8m 31s
    6. Using the Project Browser
      5m 34s
    7. Navigating views: Zooming, panning, and rotating
      5m 57s
    8. The basics of selecting and modifying
      9m 49s
    9. Accessing Revit options
      6m 19s
  4. 47m 6s
    1. Creating a new project from a template
      7m 42s
    2. Accessing a multi-user project with worksharing
      4m 16s
    3. Configuring project settings
      6m 33s
    4. Adding levels
      7m 40s
    5. Adding grids
      6m 23s
    6. Refining a layout with temporary dimensions
      6m 58s
    7. Adding columns
      7m 34s
  5. 1h 11m
    1. Adding walls
      8m 48s
    2. Using snaps
      6m 24s
    3. Exploring wall properties and types
      7m 37s
    4. Locating walls
      7m 27s
    5. Using the modify tools
      9m 32s
    6. Adding doors and windows
      7m 39s
    7. Using constraints
      8m 27s
    8. Adding plumbing fixtures and other components
      8m 39s
    9. Using Autodesk Seek
      4m 19s
    10. Using wall joins
      3m 0s
  6. 1h 11m
    1. Linking AutoCAD DWG files
      10m 59s
    2. Creating topography from a DWG link
      7m 43s
    3. Understanding CAD inserts
      7m 56s
    4. Import tips
      6m 49s
    5. Creating a group
      7m 10s
    6. Mirroring groups to create a layout
      5m 3s
    7. Creating Revit links
      5m 16s
    8. Rotating and aligning a Revit link
      7m 6s
    9. Establishing shared coordinates
      6m 5s
    10. Managing links
      6m 0s
    11. Understanding file formats
      59s
  7. 1h 13m
    1. Working with floors
      8m 57s
    2. Working with footprint roofs
      6m 22s
    3. Working with extrusion roofs
      4m 59s
    4. Attaching walls to roofs
      3m 17s
    5. Using the shape editing tools to create a flat roof
      6m 33s
    6. Working with slope arrows
      6m 0s
    7. Adding openings
      8m 33s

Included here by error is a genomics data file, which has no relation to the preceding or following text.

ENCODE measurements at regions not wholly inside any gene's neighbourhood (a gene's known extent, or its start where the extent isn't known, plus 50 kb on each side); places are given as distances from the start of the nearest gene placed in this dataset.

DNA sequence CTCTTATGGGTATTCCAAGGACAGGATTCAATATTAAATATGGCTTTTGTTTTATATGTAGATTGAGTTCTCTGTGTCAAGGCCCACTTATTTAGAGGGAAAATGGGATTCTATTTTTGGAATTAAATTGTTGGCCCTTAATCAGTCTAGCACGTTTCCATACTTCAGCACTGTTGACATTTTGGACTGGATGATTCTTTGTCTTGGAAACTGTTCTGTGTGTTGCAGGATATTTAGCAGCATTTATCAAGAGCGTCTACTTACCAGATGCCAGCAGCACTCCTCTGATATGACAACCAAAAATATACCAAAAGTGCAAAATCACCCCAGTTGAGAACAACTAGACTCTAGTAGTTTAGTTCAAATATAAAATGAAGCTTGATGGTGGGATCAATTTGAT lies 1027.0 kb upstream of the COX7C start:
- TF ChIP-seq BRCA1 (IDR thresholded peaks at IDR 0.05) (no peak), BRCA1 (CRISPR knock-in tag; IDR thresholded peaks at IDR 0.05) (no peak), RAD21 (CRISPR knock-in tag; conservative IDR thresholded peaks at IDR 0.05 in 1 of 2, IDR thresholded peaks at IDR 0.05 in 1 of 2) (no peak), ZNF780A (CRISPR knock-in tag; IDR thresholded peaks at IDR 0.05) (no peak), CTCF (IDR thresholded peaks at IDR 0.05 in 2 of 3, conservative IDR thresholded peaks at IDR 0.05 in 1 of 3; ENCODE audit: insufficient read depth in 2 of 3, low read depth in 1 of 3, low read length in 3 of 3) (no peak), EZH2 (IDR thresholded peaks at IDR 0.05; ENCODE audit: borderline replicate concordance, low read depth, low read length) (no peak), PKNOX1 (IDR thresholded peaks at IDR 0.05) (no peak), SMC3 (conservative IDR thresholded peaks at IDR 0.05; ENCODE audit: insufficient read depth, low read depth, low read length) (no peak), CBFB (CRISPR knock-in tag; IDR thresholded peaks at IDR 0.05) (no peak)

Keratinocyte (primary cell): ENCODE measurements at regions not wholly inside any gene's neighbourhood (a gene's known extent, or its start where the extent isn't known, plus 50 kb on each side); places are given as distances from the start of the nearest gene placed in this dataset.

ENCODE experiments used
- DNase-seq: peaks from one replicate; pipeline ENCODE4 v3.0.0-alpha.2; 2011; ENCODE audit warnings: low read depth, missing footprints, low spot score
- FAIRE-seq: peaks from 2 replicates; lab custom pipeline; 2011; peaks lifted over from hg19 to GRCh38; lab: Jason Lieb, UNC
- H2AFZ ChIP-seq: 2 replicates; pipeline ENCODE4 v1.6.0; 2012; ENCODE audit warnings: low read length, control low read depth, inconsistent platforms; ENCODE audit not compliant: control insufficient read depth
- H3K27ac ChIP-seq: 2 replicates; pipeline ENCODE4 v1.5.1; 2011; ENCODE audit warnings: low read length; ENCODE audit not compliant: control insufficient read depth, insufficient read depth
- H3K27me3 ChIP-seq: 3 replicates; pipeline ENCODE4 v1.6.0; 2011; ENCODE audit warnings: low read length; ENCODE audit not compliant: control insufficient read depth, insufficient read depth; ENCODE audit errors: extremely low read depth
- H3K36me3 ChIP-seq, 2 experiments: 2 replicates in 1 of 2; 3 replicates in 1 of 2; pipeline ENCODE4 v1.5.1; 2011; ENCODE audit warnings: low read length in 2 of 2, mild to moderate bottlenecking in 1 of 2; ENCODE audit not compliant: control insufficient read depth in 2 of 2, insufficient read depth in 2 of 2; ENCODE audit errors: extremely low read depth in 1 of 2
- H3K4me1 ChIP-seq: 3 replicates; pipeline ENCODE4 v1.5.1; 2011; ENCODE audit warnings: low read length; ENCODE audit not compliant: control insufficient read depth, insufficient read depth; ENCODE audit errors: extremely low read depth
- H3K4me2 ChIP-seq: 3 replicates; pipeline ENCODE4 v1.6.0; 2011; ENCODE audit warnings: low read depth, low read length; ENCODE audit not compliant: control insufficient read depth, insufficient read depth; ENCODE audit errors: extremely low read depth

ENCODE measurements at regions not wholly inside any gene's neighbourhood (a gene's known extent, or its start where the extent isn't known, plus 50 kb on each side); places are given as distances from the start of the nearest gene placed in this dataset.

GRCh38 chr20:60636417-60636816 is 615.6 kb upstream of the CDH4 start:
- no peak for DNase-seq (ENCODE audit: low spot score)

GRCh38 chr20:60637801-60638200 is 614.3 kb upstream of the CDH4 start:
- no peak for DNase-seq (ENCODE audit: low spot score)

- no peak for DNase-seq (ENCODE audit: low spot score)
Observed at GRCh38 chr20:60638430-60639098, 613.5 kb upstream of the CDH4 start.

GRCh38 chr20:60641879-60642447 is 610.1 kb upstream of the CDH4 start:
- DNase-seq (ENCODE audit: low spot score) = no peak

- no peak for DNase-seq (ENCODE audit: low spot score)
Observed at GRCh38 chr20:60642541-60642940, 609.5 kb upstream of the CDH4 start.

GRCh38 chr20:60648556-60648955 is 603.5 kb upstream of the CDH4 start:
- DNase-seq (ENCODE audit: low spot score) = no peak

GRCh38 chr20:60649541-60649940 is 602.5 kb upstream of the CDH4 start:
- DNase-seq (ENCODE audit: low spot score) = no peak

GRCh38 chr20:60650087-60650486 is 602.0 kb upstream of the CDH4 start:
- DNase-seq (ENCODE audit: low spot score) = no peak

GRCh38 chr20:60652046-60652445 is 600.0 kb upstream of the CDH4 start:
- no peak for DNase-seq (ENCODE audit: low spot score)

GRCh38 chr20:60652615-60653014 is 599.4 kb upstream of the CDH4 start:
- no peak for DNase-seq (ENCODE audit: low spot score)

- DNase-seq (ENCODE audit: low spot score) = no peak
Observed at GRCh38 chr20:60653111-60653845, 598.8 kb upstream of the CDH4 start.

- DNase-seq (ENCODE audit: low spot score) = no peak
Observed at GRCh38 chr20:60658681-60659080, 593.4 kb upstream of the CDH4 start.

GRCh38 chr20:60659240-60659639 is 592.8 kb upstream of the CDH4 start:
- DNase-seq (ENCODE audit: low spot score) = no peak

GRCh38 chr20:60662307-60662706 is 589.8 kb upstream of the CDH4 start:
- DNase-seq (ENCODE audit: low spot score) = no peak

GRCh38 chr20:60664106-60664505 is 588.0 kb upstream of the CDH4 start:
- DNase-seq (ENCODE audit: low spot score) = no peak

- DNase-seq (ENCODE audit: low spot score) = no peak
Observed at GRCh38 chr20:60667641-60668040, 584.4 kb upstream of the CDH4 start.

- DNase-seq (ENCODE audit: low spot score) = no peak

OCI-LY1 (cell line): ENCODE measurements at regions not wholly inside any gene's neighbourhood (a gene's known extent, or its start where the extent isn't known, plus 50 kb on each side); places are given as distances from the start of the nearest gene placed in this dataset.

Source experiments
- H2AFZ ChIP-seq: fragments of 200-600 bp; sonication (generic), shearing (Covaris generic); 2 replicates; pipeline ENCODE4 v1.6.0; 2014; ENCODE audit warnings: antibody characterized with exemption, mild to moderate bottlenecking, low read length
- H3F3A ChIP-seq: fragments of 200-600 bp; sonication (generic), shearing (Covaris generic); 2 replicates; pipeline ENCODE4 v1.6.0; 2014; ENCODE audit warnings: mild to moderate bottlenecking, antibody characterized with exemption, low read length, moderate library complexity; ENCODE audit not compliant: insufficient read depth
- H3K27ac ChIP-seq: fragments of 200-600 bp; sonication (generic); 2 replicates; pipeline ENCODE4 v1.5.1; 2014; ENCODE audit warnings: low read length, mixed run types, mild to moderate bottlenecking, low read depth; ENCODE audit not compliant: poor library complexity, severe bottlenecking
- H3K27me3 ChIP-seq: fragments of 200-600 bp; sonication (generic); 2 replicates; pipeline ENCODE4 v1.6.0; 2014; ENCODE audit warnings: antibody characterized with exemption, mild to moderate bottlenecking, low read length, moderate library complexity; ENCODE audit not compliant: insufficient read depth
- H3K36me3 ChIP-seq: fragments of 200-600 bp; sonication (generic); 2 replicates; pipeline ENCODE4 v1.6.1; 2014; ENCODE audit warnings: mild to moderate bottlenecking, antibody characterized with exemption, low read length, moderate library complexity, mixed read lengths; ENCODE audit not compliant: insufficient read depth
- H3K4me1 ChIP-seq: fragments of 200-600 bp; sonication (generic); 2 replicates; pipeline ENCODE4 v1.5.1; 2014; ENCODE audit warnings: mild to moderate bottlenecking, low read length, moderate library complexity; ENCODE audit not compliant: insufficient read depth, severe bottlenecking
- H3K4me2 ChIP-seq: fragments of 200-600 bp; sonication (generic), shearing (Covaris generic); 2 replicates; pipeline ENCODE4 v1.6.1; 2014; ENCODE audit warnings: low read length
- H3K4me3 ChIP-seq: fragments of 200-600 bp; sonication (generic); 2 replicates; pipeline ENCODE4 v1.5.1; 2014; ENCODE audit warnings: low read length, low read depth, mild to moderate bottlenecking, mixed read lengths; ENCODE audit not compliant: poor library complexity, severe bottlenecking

8. Working with stairs
      8m 4s
    9. Adding railings to stairs
      3m 40s
    10. Working with ceilings
      9m 36s
    11. Adding extensions to railings
      7m 20s
  8. 48m 34s
    1. Creating a custom basic wall type
      10m 18s
    2. Understanding stacked walls
      8m 12s
    3. Adding curtain walls
      8m 17s
    4. Adding curtain grids, mullions, and panels
      10m 59s
    5. Creating wall sweeps and reveals
      6m 26s
    6. Exploring model lines
      4m 22s
  9. 47m 40s
    1. Using object styles
      4m 19s
    2. Working with visibility and graphic overrides
      7m 3s
    3. Using view templates
      6m 13s
    4. Hiding and isolating objects in a model
      6m 37s
    5. Understanding view range
      7m 7s
    6. Displaying objects above and below in plan views
      6m 35s
    7. Using the Linework tool
      5m 21s
    8. Using cutaway views
      4m 25s
  10. 21m 28s
    1. Adding rooms
      8m 15s
    2. Controlling room numbering
      6m 13s
    3. Understanding room bounding elements
      7m 0s
  11. 33m 13s
    1. Understanding tags
      9m 58s
    2. Adding schedule views
      7m 55s
    3. Modifying schedule views
      7m 12s
    4. Creating a key schedule
      8m 8s
  12. 58m 40s
    1. Adding text
      7m 29s
    2. Adding dimensions
      9m 6s
    3. Adding symbols
      4m 42s
    4. Adding legend views
      4m 51s
    5. Creating a detail callout
      8m 31s
    6. Adding detail components
      8m 52s
    7. Using arrays to duplicate objects parametrically
      7m 43s
    8. Adding filled and masking regions
      7m 26s
  13. 41m 29s
    1. Understanding families
      2m 37s
    2. Creating a new family from a template
      6m 29s
    3. Using reference planes, parameters, and constraints
      7m 52s
    4. Adding solid geometry
      8m 40s
    5. Cutting holes using void geometry
      5m 9s
    6. Adding blends
      6m 2s
    7. Completing the family
      4m 40s
  14. 38m 48s
    1. Adding sheets
      7m 44s
    2. Working with placeholder sheets
      5m 24s
    3. Aligning views with a guide grid
      5m 57s
    4. Outputting sheets to a DWF file
      6m 39s
    5. Exporting to AutoCAD
      5m 42s
    6. Plotting and creating a PDF
      7m 22s
  15. 2m 38s
    1. Next steps
      2m 38s